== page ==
Caricature: A Thumbnail Sketch
The art of caricature is defined as rendering images showing features in a simplified or exaggerated way. The images were originally made to mock aristocrats and the like, but are now are a common form of humorous street art.
The word caricature itself comes from the Italian ‘caricare’, meaning to charge or to load. This explains the loaded features portrayed in the images, often characters with oversized noses and other features lend a comedic element to the artwork.
The art of caricature has been around for a long while; Leonardo Da Vinci was an early proponent of the style – he in fact deliberately sought out people with deformities to use as models so as to make for a more interesting piece of art, making studies of ‘bizarre heads’. The style of not strict representation was uncharacteristic to the art of the time, but was welcomed for its satirical purposes, often poking fun at overbearing aristocrats or military generals. The artwork enjoyed early success in aristocratic circles in France and Italy for the simple mutual enjoyment of taking the mick out of each other.
Indeed some of these early mocking pieces of art were influential in history’s view of the person in question. Even now most of us entertain the idea of a comically short dandy in a big hat as our lasting impression of Napoleon, although a short man, his height among other characteristics was the subject of some derision from artists during his lifetime – particularly James Gillray, whose etchings do the most to further the stereotyped image we have of Napoleon.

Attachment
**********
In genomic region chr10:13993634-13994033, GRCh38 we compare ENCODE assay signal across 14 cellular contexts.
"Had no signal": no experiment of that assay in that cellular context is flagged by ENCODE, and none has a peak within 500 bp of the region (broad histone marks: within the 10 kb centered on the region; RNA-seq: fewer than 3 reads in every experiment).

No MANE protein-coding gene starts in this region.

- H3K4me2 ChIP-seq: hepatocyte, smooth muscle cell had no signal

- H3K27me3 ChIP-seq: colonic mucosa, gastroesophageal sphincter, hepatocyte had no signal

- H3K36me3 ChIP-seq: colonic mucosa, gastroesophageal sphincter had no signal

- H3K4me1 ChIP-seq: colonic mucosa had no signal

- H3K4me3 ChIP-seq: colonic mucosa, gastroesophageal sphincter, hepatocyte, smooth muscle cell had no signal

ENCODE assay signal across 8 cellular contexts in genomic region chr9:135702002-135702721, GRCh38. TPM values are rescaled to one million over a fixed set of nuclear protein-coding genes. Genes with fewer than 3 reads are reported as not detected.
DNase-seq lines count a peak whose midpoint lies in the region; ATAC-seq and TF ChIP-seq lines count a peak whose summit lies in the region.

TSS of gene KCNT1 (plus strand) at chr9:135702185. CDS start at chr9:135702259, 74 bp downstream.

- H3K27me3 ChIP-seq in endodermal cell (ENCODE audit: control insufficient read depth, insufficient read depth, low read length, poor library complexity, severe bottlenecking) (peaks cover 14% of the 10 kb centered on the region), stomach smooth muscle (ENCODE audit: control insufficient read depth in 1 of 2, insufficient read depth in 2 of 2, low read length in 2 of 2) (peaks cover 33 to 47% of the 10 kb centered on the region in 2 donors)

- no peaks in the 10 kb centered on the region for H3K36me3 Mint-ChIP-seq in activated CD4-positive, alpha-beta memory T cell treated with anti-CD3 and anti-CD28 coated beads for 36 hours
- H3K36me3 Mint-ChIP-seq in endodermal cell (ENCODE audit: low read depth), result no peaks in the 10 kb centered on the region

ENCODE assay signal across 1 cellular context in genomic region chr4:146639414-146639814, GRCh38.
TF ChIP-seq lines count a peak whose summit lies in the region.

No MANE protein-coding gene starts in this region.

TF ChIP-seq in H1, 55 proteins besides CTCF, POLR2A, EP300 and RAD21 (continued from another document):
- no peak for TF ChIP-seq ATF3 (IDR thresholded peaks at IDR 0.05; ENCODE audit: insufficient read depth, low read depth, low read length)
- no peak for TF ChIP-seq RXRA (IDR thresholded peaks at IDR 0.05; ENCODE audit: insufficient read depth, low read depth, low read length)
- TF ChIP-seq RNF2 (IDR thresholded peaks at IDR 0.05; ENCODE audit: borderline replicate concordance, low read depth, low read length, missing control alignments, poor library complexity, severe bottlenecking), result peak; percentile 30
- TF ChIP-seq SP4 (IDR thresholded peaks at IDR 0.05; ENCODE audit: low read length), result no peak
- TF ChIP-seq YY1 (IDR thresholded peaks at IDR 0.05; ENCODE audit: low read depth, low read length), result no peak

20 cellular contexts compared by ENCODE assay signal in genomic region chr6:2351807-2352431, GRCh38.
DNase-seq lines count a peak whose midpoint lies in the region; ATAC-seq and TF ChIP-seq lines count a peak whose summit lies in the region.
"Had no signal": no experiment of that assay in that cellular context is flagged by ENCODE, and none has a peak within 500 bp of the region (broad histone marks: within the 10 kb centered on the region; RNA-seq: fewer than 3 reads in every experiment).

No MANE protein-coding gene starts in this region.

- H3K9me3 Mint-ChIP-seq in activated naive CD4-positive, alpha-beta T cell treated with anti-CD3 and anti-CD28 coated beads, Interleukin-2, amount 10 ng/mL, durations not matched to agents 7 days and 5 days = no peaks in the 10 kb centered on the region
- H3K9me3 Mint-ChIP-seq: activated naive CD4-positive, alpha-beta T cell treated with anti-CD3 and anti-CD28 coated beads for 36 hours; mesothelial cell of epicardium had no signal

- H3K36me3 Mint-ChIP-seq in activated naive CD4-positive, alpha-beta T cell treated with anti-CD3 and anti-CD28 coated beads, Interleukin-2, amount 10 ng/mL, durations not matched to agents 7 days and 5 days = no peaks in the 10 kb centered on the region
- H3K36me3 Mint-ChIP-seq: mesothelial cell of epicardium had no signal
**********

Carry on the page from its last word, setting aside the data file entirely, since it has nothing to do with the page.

There are numerous museums dedicated to caricature throughout the world, including the Museo de la Caricatura of Mexico City, the Muzeum Karykatury in Warsaw, the Caricatura Museum Frankfurt in Frankfurt, the Wilhelm Busch Museum in Hanover and the Cartoonmuseum in Basel. The first museum of caricature in the Arab world was opened in March, 2009, at Fayoum, Egypt.
Although recently the art of caricature has been the contentious subject of much discussion, with the terrible events with Charlie Hebdo in Paris, the art form remains a harmless form of comic art, without necessarily any political intentions. The artists can be seen on the streets of all types of towns and cities around Europe, and indeed the world, offering tourists and locals alike to take a seat for a few minutes with the result of a highly entertaining portrait of themselves at the end of it all.
Centre Stage’s performers page is home to many talented caricaturists, perfect for entertaining all the guests at any private or corporate event you may be planning. Feel free to get in touch with one of Centre Stage’s agents to discuss booking any of the caricaturists available for booking through the agency on 0800 179 9424 or email@example.com.